|Topic Review (Newest First)|
|09-01-2008 09:17 AM|
I cant figure out if it is side to side or up and down. I'll have it looked at when I pull the boat out this year. Until then, I'll just keep pulling up the board when I'm at my mooring.
Man, I love this site.... you guys are the best!
|08-31-2008 08:37 PM|
As Still said, it's probably slopping side to side and will need new bushings next time you haul out. It's not a huge job.
If you can get access to the top of the case with the board down, you could push a wedge (cheap rubber door-stops are ideal) either side of the plate as a temporary measure whilst sailing and sleeping - but don't forget to pull them out before trying to raise it again.
Bear in mind that a banging keel it's not only noisy but slow (you won't be winning any races with the board flopping around).
|08-31-2008 01:56 AM|
Which way is the motion? Side to side should be looked at, as mentioned above. Fore and aft might be remedied by either pinning the keel down or winch tension depending on your set-up. I disagree with halekai on raising it unless for a compelling reason-you're raising your ballast and you'll also have a boat that is far more prone to veering all over on her mooring.
I'm not familiar with the Hunter and so cannot speak to that boat specifically.
|08-31-2008 12:10 AM|
It might need new wear bushings and is sloping side to side not for and aft.
Did that on mine was told it should be better now..well find out pretty soon
|08-31-2008 12:01 AM|
|tweitz||Its also a good idea to regularly raise and lower the board to discourage marine growth from fouling the centerboard trunk.|
|08-30-2008 09:09 PM|
Centerboard and swing keel boats should have the board up while at the mooring. There have been more than a few cases of the board fracturing the centerboard trunk in sloppy seas from the back and forth motion. We had an O'day mariner sink in front of our house because the owner left the board down and it eventually fractured the trunk housing and sunk the boat..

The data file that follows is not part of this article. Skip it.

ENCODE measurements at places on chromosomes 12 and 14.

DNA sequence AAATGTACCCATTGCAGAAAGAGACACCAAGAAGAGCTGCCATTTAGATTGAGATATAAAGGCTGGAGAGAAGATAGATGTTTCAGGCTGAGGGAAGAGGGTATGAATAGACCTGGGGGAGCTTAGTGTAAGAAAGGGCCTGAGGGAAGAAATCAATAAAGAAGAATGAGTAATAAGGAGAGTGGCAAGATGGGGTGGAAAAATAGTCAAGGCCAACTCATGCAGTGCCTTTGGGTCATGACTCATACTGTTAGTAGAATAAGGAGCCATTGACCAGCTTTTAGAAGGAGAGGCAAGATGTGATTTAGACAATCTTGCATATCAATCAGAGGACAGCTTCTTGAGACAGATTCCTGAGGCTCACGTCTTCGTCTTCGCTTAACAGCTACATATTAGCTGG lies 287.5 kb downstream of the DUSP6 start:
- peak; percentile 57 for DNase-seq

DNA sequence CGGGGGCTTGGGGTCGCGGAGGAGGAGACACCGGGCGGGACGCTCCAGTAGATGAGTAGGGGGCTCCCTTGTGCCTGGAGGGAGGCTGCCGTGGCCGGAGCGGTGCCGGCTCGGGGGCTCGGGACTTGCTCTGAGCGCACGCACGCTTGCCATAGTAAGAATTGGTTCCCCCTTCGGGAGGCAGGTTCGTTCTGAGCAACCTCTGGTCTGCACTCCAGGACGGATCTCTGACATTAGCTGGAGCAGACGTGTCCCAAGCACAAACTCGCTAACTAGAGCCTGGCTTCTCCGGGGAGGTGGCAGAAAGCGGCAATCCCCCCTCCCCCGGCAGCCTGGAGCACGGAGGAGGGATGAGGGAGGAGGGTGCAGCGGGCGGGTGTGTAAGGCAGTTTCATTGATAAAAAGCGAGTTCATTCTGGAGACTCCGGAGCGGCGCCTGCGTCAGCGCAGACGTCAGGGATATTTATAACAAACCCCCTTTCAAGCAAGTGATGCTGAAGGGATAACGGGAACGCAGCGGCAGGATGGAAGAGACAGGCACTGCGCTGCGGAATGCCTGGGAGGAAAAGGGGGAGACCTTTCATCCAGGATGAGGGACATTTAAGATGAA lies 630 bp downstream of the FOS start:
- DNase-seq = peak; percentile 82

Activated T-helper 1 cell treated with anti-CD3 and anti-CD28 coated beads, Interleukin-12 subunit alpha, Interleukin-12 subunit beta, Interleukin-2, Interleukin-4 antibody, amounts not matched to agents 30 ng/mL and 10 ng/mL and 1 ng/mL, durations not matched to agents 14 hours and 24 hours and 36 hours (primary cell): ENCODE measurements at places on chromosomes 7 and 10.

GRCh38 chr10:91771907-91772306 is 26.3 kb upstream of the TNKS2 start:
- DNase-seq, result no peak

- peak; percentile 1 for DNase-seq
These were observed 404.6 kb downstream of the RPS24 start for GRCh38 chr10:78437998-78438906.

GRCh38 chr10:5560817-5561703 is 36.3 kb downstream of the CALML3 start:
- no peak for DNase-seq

|08-30-2008 07:48 PM|
My swing keel does that too. Try tightening the winch one turn. The banging should stop. Wind her a bit more if it doesn't
|08-30-2008 07:48 PM|
We sailed my father's 1969 Irwin for over 15 years. Stout Fella, the 31 foot Irwin, had a swing keel. Every time we came into harbor we raised the board and pulled into our slip. We always raised and lowered the board with every sail. I think you should raise the board to simply protect it from damaging itself every time is bounces back and forth. You will also get better sleep too.
|08-30-2008 06:54 PM|
Swing Keel Bangin sound and Mooring Question
Having just ran a search, I see that a clunking or banging sound from a swing keel boat is common.
I just bought a 1998 Hunter 240 and have been spending every night on it I can. I'm being kept up at night thinking my boat is bashing itself apart while I sleep. First I thought it was my ruder.... now I found out it is my swing keel moving around. Should I be concerned? Is this cause to instantly pull my boat out of the water and have it fixed? How much is too much?
Also, is it ok to have my keel pulled up at my mooring? If I pull it up the banging stops, but I don't think it was designed to be pulled up all the time. Is this better than letting it move around?
Thanks for the help.